Open Access

Fracture of the shoulder girdle in multiply injured patients - an imperative for a high level of suspicion for associated neurovascular injuries

  • Senat Krasnici1Email author,
  • Jörg Schmidt1,
  • Kolja Reimann1,
  • Wolfgang Ertel1 and
  • Tobias Topp1
Patient Safety in Surgery20137:24

https://doi.org/10.1186/1754-9493-7-24

Received: 1 March 2013

Accepted: 24 June 2013

Published: 7 July 2013

Abstract

Background

The combination of a bony injury to the shoulder girdle and damage to the brachial plexus and the subclavian vessels is a rare finding. The cases of this combined injury pattern described in the literature are most notably reported in multiply-injured patients after high velocity trauma.

Findings

Three cases were admitted to our hospital after motorcycle accidents resulting in a combination of severe bony injuries to the shoulder girdle, to the subclavian artery and a lesion to the brachial plexus. Based on these three clinical cases the patterns of injury, as well as primary and secondary treatment approaches are presented.

Conclusion

The early detection of these injuries can be difficult in given acute, life threatening injuries addressed first in these multiply injured patients. A high level of suspicion, in conjunction with standardized ATLS based institutional protocols for secondary and tertiary survey, should increase the likelihood of a timely detection and early management of these rare but potentially devastating injuries.

Keywords

Clavicle fractures Scaphulothoracic dissociation Multiply-injured patients Associated injuries Brachial plexus Subclavian artery

Background

Fractures of the shoulder girdle accompanied with vascular and plexus injuries are infrequent but can have a potentially devastating outcome. Injuries to the brachial plexus are either caused by distraction injuries as seen in scaphulothoracic injuries or direct injuries to the trunks, cords and nerves. Injuries to the brachial plexus occur in approximately 5% of polytrauma patients involved in motorcycle crashes [1]. Distraction injuries with definite and unrecoverable neurological deficits are caused by root avulsions, where the rootlets are torn out of the spinal cord. In contrast postganglionic stretch injuries or ruptures show a better prognosis [2, 3]. Brachial plexus injuries are associated with a 10%–25% incidence of arterial injury [2]. These injuries may lead to life threatening bleedings in multiply injured patients and cause hemodynamic instability. Both, the detection and treatment of an acute arterial injury as well as the treatment of plexus injuries have to be integrated in treatment algorithms for polytrauma patients. Over a period of six months, three patients were admitted to our hospital after motorcycle accidents resulting in a combination of injuries to the bony shoulder girdle, the subclavian artery and brachial plexus. Based on these three clinical cases the injury patterns, as well as treatment approaches are presented.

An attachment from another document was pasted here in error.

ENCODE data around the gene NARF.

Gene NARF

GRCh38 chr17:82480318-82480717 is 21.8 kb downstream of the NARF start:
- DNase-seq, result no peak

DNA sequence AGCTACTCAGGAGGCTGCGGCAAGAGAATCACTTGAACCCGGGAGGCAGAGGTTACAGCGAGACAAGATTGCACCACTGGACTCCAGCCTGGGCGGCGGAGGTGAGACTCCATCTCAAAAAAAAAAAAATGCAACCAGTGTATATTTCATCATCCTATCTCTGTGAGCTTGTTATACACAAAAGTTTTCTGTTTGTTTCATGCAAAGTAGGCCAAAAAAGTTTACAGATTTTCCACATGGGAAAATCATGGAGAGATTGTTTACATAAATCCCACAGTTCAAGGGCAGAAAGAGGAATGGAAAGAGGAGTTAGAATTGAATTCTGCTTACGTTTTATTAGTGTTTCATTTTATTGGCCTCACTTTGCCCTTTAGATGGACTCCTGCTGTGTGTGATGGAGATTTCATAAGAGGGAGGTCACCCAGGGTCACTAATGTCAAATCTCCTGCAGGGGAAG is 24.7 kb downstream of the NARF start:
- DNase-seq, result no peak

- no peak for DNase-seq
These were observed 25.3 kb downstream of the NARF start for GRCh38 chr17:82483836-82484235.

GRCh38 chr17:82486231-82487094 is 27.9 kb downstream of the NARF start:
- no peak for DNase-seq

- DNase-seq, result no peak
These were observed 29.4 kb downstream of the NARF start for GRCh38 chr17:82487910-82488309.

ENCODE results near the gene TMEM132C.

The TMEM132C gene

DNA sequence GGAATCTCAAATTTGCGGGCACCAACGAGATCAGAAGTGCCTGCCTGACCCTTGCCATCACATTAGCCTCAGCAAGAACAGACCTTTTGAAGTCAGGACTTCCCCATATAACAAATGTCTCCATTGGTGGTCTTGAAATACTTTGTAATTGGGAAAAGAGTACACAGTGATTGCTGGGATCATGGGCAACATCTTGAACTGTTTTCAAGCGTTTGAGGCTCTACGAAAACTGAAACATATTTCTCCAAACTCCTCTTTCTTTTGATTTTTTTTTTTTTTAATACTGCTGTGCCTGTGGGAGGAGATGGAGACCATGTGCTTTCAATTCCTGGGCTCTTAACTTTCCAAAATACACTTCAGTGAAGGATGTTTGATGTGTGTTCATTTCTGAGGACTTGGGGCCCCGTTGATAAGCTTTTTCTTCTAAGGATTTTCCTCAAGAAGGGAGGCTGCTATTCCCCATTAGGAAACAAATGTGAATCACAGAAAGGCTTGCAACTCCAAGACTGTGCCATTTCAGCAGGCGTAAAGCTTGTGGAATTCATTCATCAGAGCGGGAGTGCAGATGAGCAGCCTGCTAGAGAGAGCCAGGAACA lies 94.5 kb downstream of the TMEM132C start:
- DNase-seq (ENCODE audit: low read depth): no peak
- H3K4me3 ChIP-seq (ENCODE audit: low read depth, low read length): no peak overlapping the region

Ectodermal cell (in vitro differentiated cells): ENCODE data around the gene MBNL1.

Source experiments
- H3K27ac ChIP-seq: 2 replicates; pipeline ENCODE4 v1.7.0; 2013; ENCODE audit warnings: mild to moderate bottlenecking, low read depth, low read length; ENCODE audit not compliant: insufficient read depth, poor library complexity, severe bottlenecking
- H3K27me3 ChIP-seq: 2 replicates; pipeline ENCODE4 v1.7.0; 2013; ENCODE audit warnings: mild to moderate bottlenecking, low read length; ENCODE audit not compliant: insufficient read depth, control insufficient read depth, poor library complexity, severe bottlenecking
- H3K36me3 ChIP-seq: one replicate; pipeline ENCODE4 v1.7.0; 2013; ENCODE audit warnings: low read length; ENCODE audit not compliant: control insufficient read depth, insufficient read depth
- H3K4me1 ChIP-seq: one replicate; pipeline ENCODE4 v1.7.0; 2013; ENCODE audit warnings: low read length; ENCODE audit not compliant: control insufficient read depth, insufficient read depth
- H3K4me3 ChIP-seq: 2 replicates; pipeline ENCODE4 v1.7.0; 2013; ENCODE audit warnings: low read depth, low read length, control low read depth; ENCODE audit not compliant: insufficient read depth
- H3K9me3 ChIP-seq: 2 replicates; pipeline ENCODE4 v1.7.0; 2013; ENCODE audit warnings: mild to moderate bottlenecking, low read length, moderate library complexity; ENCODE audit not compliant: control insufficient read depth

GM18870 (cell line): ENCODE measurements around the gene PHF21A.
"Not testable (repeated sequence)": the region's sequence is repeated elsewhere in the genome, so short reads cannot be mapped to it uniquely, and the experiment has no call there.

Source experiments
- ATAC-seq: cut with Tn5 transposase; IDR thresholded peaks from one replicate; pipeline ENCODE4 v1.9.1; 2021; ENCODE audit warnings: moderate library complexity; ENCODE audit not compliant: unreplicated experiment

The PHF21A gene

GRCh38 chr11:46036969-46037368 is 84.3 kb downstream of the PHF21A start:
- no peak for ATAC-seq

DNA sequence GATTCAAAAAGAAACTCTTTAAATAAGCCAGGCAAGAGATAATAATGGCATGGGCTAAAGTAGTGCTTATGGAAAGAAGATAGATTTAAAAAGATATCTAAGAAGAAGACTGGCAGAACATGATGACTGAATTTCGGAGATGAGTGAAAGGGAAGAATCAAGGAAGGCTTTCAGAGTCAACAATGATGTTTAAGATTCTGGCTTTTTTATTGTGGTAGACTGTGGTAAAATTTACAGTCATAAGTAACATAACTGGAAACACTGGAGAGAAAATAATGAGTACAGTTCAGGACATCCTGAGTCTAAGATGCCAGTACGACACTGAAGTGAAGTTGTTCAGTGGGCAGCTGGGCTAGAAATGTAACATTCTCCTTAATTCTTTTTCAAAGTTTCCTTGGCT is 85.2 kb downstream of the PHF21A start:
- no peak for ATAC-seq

Case presentation

Case I

A multiply-injured (ISS 35) seventeen-year-old man who was involved to a motorcycle accident was admitted to our emergency department after in the field intubation. The initial trauma management in our institution was performed according to ATLS guidelines with chest x-ray, pelvic a.-p.-view and a focused ultrasound assessment for trauma (FAST). Radiographs showed a displaced fracture of the left clavicle, a femoral fracture and a hemothorax with consequent hemodynamic deterioration. An emergency thoracotomy was performed to control haemorrhage. During the thoracotomy, several deep ruptures of the lung in segment 9 and 10 were identified as bleeding sources and could be stopped. No major vessels were injured, a clamping was not necessary. The femur fracture was stabilized by external fixation according to damage control rules in multiply-injured patients. After surgery, a motoric dysfunction and complete loss of sensation in the patients left arm was found. In the subsequently performed MRI scan a disruption of the roots of the brachial plexus was seen (Figure 1). The definitive osteosynthesis of the femoral and clavicle fractures was performed 8 days after trauma. One month after trauma the patient was transferred to a neurosurgical clinic for further treatment. In two steps, extra-plexular neurotizations, transferring spinal accessory nerve to the suprascapular nerve and transferring the intercostal nerves III and IV to the musculocutaneous nerve were performed. The patient was followed up 18 months after trauma. After this period the clavicle and the femoral fracture healed and a removal of the intramedullary femur nail was performed. An active abduction of the arm up to 30° could be reached. The muscle strength of the biceps was M2 (contraction with gravity eliminated) using the British Medical Research Council Grading System (M0-5).